A local school will be able to reach new heights thanks to a grant from the Nevada Governor’s Office of Science, Innovation and Technology.
At the beginning of December, Garrett Junior High School received a $25,891 Southern Nevada STEM Network grant to purchase portable labs, 3D printers and other equipment for science, technology, engineering and math classes.
“We’re trying to slowly incorporate STEM into our curriculum and master calendar,” said Melanie Teemant, principal.
Currently, the school offers one full-time official science, technology, engineering and math class and Teemant wants to add more electives.
“Ultimately, Garrett will offer more courses that engage students in STEM, building rural students’ confidence in coding, innovation and science,” said Leigh Metcalfe, STEM program manager for the Governor’s Office of Science, Innovation and Technology. “The goal is to drive student success by ensuring they have more STEM opportunities, are better prepared to take STEM courses in high school and, therefore, more likely to consider STEM careers.”
Teemant said her goal is to offer an introduction to STEM, robotics, coding and programming to all students at Garrett.
“Each one will be a quarter long and all sixth graders will take it during the school year. … The whole point of this is getting them experiences and seeing if they want these opportunities in their future,” she said.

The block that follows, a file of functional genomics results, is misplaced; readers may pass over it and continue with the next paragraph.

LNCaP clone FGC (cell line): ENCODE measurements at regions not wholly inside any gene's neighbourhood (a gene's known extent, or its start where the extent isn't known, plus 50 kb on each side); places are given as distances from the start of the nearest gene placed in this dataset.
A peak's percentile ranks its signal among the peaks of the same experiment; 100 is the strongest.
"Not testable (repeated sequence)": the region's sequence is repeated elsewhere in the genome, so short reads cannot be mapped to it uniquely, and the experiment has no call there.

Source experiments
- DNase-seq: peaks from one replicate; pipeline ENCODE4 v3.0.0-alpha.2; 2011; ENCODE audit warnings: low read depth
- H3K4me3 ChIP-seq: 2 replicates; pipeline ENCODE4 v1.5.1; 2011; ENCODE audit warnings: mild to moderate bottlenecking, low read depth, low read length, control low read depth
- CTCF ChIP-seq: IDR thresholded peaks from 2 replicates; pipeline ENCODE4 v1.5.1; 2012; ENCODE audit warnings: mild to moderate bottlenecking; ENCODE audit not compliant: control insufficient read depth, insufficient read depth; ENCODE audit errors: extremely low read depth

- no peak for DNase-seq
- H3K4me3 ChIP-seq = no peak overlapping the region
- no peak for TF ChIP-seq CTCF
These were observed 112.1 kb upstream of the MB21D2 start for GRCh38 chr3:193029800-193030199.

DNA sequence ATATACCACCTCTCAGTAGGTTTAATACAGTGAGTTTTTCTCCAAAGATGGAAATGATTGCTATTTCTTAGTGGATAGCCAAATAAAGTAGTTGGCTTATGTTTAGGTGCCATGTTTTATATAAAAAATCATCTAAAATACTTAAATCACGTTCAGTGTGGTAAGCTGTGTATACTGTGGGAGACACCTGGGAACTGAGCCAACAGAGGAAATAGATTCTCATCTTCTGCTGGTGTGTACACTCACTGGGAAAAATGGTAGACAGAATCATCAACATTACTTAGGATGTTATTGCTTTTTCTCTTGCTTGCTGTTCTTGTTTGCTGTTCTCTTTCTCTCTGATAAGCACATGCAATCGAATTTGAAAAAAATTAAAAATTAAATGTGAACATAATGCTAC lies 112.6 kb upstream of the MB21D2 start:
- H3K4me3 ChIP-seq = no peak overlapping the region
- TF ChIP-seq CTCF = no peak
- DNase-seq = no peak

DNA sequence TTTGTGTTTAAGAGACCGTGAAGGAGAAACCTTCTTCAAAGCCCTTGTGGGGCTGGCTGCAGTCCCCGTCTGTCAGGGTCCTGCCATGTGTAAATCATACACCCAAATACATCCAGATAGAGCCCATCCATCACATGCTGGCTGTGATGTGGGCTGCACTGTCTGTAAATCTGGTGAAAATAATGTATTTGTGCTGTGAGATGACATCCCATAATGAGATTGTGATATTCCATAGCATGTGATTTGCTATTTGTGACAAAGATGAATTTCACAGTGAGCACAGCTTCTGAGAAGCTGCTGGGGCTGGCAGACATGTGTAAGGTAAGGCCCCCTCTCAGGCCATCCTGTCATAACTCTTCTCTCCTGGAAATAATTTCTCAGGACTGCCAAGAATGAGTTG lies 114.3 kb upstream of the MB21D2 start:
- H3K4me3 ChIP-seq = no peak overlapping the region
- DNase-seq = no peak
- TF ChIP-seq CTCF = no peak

With the grant money, Teemant said the school will be purchasing Labdiscs, portable labs that will help the classes grow.
“They can take it anywhere out in the field. … We will be able to do experiments and get a lot of data without a lot of equipment,” she said.
Additionally, the school is purchasing all-in-one touch displays and three 3D printers.
Teemant said they are going to partner with different companies for STEM kits for the printers. Those kits will allow students to design, build, analyze the results and then apply them and revise their designs.
The new equipment will also be available for other classes at Garrett to use.
Teemant said she wants to add STEM classes, get a full-time teacher dedicated to the program and become a Distinguished STEM Academy. She also said she will keep applying for grants to help make that happen.
According to Metcalfe, the purpose of this grant is to support and fund initiatives to make sure Southern Nevada has an educated, skilled and diverse workforce that meets the needs of STEM employers in the region.
The budget for the three regions in Nevada was $50,000 each. Garrett was one of three grant recipients in Southern Nevada.
Teemant said she plans to order the new equipment after the Clark County School District Board of Trustees accepts the grant at a meeting in January.
Contact reporter Celia Shortt Goodyear at firstname.lastname@example.org or at 702-586-9401. Follow her on Twitter @csgoodyear.